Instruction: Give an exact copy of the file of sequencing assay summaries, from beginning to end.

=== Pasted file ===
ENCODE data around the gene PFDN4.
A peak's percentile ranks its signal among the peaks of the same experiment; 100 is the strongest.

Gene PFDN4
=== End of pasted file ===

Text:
ENCODE data around the gene PFDN4.
A peak's percentile ranks its signal among the peaks of the same experiment; 100 is the strongest.

Gene PFDN4